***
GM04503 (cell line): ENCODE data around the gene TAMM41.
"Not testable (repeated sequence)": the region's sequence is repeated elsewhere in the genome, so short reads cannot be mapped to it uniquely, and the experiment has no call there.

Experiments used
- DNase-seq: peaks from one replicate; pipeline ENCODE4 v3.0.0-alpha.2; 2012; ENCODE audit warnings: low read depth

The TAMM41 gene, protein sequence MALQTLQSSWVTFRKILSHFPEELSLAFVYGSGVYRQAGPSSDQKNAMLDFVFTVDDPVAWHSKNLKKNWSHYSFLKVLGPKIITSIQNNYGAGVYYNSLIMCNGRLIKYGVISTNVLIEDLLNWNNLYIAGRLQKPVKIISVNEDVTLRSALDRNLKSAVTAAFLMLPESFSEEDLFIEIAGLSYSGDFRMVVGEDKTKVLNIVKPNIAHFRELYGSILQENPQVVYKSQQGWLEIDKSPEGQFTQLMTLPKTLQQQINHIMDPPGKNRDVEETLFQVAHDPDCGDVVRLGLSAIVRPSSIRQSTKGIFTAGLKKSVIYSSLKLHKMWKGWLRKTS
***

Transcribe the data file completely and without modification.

GM04503 (cell line): ENCODE data around the gene TAMM41.
"Not testable (repeated sequence)": the region's sequence is repeated elsewhere in the genome, so short reads cannot be mapped to it uniquely, and the experiment has no call there.

Experiments used
- DNase-seq: peaks from one replicate; pipeline ENCODE4 v3.0.0-alpha.2; 2012; ENCODE audit warnings: low read depth

The TAMM41 gene, protein sequence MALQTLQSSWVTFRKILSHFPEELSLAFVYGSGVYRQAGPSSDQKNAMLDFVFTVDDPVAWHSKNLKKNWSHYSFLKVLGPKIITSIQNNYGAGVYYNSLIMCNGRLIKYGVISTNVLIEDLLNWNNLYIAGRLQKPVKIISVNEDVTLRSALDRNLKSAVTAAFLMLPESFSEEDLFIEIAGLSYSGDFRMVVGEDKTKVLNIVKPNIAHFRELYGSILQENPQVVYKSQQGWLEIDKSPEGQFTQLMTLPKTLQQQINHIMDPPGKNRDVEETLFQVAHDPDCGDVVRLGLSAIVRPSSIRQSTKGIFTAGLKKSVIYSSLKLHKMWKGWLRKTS